Slow Your Roll Before Disclosing a Security IncidentTransparency rules, but taking the right amount of time to figure out what happened will go a long way toward setting the record straight.
Security incidents happen all the time, but when one actually strikes an organization, security professionals often find themselves uncertain whether it needs to be disclosed to the public or shared with law enforcement right away.
For example, back in 2006, an unknown user gained unauthorized access to a large number of electronic records on the McCombs School of Business computers at the University of Texas in Austin. But before disclosing what happened, it took the time to determine what information was accessed, lost, or possibly modified, as well as how long the issue had been going on. UT-Austin also needed to understand exactly what information about the security incident it was able to share with the public.
"UT-Austin said what happened, who it affected, what the potential impact was to the people involved, and what they were going to do to help these people," says Greg White, director of the Center for Infrastructure Assurance and Security at The University of Texas at San Antonio (UTSA).
Clearly the university understood that planning and preparation was critical for security teams to know what to do in the event of an incident. Planning should start when an application is first architected or when features are added, according to Tim Mackey, principal security strategist at Synopsys CyRC (Cybersecurity Research Center).
"It is at this point that decisions surrounding the type of data being collected and processed are made," Mackey says.
Once an application is architected, the incident response plan should be updated — at least in an ideal world. In reality, though, it might be time for organizations to dust off the old playbooks.
Do You Really Have a Breach?
Sometimes organizations will make efforts to keep security incidents tightly under wraps; however, that can backfire if the news gets out, as was the case for Uber in 2017 when it came out the company had paid $100,000 to conceal a 2016 data breach.
"What makes this one stand out is absolutely the time duration," McAfee Labs vice president Vincent Weafer told Dark Reading in 2017. "It's almost a year ago that the actual event occurred; we're just finding out about it now."
If a company is evasive and only discloses a little at a time, it could potentially come across as an effort to hide something or an indication that they don't really know what they are doing. "Neither of these are good from a public relations standpoint," UTSA's White says.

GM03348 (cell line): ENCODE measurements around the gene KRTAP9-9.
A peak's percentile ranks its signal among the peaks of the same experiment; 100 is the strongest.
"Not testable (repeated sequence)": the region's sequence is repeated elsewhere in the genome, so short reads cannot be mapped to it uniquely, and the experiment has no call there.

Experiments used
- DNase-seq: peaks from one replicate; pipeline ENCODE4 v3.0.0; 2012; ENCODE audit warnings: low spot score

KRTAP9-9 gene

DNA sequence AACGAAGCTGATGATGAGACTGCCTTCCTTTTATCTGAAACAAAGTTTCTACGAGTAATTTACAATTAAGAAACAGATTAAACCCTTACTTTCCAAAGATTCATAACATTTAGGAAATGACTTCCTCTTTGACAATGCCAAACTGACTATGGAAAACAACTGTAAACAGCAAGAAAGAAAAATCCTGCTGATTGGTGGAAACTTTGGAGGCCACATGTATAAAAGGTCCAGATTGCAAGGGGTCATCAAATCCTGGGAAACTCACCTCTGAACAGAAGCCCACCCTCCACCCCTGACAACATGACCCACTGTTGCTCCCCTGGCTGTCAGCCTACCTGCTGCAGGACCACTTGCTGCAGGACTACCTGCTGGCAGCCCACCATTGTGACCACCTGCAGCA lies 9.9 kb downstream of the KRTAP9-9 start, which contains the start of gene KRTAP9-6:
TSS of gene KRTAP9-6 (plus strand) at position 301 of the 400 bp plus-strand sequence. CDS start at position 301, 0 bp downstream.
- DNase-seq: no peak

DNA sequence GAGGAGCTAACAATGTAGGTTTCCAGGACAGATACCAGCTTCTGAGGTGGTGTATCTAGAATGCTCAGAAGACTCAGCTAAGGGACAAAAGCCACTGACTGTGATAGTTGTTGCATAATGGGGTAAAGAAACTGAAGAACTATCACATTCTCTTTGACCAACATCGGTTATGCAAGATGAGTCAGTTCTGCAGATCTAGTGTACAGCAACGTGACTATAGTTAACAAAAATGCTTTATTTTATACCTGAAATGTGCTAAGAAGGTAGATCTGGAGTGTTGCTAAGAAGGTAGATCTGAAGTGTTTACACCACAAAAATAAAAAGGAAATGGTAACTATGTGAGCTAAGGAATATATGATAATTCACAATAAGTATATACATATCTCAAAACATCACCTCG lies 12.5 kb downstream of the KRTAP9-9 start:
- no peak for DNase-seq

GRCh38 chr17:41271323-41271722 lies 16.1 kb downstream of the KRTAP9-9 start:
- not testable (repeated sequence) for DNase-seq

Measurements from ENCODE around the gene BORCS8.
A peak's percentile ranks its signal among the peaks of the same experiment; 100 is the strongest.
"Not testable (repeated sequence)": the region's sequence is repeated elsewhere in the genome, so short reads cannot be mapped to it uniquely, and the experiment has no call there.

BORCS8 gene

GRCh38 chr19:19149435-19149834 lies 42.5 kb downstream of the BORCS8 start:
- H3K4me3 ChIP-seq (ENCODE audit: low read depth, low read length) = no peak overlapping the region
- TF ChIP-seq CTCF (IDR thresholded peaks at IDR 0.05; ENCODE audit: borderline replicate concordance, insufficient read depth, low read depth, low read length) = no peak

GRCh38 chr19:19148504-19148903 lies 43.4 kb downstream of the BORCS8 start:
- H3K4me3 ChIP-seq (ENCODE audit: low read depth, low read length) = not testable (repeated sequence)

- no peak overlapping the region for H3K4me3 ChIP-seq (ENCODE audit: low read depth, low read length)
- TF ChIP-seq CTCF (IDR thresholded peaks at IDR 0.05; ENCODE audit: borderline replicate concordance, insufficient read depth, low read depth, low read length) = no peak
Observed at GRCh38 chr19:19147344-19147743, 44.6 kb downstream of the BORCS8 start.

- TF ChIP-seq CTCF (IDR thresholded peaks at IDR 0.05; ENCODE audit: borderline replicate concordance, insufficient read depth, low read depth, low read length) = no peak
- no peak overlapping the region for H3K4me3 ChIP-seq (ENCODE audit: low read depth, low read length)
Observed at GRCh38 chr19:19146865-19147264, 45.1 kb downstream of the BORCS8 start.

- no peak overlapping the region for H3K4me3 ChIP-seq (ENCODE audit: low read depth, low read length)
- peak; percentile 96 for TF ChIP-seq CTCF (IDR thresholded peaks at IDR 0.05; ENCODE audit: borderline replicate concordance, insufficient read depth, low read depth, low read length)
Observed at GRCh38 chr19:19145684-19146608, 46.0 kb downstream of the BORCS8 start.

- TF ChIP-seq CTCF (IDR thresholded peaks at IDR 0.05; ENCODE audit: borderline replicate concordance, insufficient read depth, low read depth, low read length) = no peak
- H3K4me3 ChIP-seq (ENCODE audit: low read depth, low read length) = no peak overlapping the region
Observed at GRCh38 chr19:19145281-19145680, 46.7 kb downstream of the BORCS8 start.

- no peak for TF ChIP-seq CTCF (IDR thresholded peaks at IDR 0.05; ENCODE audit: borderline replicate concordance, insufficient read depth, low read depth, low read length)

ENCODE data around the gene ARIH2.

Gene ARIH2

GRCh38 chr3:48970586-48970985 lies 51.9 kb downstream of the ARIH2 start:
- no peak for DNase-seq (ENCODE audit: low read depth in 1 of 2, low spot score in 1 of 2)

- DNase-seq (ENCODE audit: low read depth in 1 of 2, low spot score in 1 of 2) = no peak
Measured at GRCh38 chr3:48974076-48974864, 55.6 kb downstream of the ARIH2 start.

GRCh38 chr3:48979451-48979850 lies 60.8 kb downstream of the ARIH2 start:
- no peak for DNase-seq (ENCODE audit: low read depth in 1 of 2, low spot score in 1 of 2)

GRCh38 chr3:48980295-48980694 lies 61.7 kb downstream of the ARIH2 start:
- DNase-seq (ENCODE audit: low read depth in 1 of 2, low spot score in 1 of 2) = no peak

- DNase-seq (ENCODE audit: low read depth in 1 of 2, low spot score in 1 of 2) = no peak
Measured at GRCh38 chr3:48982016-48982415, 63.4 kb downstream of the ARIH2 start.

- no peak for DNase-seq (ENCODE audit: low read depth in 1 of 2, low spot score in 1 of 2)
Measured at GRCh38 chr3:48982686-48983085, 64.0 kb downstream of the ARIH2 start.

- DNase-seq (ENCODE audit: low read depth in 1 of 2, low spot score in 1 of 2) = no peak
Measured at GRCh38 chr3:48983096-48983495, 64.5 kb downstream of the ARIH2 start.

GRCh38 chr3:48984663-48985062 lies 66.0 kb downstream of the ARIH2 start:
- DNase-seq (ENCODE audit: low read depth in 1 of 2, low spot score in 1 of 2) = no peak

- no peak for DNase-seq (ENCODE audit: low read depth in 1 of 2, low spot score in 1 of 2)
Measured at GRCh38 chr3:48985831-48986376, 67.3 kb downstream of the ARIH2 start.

On the other hand, last last month Capital One announced that an unauthorized user had accessed customer data. The announcement went public only 10 days after the security incident was detected.
When companies haven't been transparent about potential compromises, the public is less inclined to be forgiving. That said, a lack of disclosure isn't always an indication that organizations are withholding information. According to Benjamin Wright, attorney and SANS senior instructor, it is very common for people to misinterpret evidence. In order to avoid damage to brand, he says, companies need to analyze with great vigor.
"In a modern enterprise, you can get thousands of alerts in a day, all giving some piece of information that there could be a problem. All of these little pieces of information are forms of evidence, which can be very hard to interpret," Wright says.
Often the tendency is to leap to conclusions, says Wright, who cautions companies to do their homework before reaching any legal conclusions. "They have to get the appropriate kinds of experts to really look at what happened and interpret them in a realistic way," he says.
Though it may feel frustrating to stakeholders who are anxious to know whether something happened and to what extent the business has been impacted, security teams must be thorough, UTSA's White says.
He also agrees that thorough analysis is critical. "It will take some time to get an accurate picture to be able to fully disclose what has happened," he says. "In some cases you can make a quick guess, but to get accurate information out it will take more time."
White adds: "Another thing [is to consider] how you might be enhancing security in the future to ensure this doesn't happen again."
We Know the What, but How Do We Disclose?
In the US, data breach reporting requirements vary by state and the type of data exfiltrated. For instance, the state of Connecticut mandates that breaches "based on harm" are disclosed within 90 days and require government notification. In South Carolina, though, breaches causing harm must be disclosed within the "most expedient time possible and without unreasonable delay." Law enforcement only needs to be notified if more than 1,000 residents have been affected.
According to Synopsys’ Mackey and "The Summary of US State Data Breach Notification Statutes" published by Davis Wright Tremaine, the reporting process is based on where the user resides, not where the organization's primary locations are.
"For national or global organizations, this significantly complicates any incident response as even US-based companies may do business with EU residents and thus potentially trigger GDPR requirements," Mackey explains.
Law enforcement can be called on to support an investigation, but Mackey says it's not reasonable to expect they'll be in a position to guide your full response.
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Kacy Zurkus is a cybersecurity and InfoSec freelance writer as well as a content producer for Reed Exhibition's security portfolio. Zurkus is a regular contributor to Security Boulevard and IBM's Security Intelligence. She has also contributed to several publications, ... View Full Bio